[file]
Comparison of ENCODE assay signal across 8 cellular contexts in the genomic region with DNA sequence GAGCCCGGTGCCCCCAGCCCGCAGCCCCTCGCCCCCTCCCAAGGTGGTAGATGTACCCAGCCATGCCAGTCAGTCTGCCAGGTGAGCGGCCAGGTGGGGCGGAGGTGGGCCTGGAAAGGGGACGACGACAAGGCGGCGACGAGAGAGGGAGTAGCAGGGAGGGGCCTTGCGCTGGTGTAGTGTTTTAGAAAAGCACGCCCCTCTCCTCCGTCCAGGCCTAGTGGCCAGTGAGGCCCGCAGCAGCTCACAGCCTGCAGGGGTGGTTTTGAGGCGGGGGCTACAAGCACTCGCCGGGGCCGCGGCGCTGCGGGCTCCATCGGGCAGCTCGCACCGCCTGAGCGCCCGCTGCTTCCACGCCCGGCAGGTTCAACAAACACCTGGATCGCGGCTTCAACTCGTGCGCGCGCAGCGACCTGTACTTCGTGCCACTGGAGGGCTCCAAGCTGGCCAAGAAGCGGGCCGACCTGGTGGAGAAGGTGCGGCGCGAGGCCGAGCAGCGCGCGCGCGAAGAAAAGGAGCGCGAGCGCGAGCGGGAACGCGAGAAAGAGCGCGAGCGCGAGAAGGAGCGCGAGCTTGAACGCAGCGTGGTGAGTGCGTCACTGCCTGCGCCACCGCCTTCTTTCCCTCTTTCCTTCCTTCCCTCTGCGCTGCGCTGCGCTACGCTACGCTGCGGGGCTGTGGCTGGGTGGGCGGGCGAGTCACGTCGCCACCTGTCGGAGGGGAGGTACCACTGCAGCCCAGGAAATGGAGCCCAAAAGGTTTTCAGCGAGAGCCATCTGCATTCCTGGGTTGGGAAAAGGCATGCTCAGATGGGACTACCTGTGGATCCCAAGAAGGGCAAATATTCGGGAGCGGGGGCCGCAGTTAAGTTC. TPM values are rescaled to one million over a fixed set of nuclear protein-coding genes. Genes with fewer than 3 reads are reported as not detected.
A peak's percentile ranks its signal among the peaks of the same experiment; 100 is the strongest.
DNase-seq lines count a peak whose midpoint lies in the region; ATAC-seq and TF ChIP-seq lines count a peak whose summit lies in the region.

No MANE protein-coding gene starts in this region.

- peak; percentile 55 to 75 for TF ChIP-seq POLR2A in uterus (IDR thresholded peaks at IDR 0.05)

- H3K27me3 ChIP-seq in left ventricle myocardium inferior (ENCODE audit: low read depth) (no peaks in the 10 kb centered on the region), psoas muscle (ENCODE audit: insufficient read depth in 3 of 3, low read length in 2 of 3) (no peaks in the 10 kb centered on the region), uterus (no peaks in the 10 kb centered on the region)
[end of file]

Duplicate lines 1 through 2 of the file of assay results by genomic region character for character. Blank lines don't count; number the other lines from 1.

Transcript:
Comparison of ENCODE assay signal across 8 cellular contexts in the genomic region with DNA sequence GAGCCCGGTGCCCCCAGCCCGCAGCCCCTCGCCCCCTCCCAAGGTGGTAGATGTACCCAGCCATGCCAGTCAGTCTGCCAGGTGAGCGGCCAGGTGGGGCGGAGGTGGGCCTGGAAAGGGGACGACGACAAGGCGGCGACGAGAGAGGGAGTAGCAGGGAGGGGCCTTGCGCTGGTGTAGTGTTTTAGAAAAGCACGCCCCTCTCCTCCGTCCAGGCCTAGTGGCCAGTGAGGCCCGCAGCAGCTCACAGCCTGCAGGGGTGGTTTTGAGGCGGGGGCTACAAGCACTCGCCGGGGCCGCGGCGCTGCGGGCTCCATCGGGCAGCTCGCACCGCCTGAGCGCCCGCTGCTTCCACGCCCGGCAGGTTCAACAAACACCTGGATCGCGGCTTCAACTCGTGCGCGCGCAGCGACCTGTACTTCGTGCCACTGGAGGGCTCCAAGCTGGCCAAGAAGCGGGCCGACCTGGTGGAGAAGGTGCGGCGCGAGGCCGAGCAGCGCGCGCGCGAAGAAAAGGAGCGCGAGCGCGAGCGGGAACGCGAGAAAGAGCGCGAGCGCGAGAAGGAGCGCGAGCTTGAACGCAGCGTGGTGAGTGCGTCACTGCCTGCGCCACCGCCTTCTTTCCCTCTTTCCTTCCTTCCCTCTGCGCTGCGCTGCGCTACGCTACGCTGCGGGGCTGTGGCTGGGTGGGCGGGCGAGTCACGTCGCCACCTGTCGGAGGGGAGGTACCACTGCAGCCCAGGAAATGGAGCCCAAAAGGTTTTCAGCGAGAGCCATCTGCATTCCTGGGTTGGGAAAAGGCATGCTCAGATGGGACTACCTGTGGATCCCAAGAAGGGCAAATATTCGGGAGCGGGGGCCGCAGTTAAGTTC. TPM values are rescaled to one million over a fixed set of nuclear protein-coding genes. Genes with fewer than 3 reads are reported as not detected.
A peak's percentile ranks its signal among the peaks of the same experiment; 100 is the strongest.